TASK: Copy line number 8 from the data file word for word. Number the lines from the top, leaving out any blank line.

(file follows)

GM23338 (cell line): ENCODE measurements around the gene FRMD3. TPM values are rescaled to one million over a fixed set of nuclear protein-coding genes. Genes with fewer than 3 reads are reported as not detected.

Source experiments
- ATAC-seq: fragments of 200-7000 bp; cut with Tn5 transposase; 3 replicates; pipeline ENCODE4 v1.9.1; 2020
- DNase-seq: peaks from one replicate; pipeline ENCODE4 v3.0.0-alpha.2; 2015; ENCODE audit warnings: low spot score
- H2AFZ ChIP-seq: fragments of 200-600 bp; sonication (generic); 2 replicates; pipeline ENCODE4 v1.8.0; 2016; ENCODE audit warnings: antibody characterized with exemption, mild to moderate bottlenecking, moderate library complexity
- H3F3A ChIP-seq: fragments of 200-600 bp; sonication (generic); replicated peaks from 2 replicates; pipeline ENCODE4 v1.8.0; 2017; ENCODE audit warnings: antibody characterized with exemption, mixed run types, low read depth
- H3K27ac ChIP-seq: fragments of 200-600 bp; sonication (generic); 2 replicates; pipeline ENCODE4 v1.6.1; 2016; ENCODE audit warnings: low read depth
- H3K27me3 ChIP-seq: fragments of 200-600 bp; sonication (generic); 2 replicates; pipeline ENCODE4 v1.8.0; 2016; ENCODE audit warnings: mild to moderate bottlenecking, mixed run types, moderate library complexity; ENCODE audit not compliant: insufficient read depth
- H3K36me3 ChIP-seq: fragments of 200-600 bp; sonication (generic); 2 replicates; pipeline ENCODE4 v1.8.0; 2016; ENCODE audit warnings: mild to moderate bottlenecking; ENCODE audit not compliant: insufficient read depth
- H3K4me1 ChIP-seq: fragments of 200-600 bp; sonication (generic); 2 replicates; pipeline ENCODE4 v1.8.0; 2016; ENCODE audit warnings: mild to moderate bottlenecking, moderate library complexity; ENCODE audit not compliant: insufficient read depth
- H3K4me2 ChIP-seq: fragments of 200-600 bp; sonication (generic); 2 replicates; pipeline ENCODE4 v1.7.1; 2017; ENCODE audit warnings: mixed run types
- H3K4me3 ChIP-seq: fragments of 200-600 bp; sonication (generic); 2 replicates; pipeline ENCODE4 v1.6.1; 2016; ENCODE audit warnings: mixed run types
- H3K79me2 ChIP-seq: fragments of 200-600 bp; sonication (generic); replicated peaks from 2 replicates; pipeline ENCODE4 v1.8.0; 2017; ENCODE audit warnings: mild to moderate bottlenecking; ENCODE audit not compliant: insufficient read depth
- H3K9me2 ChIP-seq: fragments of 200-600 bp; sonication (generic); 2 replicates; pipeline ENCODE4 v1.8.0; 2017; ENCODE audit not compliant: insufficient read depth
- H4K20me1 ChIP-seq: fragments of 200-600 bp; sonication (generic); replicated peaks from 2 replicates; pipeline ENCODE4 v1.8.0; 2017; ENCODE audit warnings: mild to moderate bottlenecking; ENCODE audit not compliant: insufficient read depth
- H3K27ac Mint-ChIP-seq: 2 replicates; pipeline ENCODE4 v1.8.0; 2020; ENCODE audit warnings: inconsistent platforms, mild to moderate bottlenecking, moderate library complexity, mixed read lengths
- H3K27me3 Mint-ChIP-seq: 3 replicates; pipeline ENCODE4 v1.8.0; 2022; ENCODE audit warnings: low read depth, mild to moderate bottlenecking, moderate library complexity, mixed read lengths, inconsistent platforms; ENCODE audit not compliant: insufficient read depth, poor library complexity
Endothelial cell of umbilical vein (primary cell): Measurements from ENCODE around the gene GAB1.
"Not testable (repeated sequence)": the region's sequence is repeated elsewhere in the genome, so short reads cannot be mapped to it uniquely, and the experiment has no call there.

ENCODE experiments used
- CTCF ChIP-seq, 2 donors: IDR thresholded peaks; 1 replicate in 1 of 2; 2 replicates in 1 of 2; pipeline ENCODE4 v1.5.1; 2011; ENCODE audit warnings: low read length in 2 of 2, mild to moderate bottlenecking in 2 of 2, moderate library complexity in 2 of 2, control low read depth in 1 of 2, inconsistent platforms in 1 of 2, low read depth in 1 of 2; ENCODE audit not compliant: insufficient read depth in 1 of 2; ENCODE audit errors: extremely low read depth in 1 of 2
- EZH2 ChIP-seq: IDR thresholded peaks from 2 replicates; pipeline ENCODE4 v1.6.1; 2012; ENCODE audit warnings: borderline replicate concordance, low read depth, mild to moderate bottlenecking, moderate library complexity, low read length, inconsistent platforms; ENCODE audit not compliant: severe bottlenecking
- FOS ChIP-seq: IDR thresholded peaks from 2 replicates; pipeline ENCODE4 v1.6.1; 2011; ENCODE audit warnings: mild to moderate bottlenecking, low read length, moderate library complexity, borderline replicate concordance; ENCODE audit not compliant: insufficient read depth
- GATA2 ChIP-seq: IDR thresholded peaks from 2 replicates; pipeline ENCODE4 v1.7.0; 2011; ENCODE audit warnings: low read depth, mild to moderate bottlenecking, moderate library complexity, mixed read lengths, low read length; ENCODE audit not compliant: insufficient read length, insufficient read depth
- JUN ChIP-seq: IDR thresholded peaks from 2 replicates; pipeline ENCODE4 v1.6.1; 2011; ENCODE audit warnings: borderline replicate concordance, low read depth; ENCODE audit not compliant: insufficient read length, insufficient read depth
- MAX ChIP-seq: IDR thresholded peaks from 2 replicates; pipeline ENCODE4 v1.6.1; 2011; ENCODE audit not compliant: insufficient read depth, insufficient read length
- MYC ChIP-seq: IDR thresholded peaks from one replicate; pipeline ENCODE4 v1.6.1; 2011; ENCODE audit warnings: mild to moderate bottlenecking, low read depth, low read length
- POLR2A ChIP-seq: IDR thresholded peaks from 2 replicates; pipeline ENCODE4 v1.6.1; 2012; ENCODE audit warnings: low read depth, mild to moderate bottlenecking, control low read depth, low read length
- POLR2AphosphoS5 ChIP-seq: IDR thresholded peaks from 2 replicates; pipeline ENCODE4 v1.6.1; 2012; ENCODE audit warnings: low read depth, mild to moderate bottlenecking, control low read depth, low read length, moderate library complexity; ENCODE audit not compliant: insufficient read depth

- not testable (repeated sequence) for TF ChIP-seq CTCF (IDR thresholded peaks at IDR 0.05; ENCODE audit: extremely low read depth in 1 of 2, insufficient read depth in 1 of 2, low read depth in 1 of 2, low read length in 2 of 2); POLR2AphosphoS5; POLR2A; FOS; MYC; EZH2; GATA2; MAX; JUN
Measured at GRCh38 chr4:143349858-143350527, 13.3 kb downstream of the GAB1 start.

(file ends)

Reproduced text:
- H3K27me3 ChIP-seq: fragments of 200-600 bp; sonication (generic); 2 replicates; pipeline ENCODE4 v1.8.0; 2016; ENCODE audit warnings: mild to moderate bottlenecking, mixed run types, moderate library complexity; ENCODE audit not compliant: insufficient read depth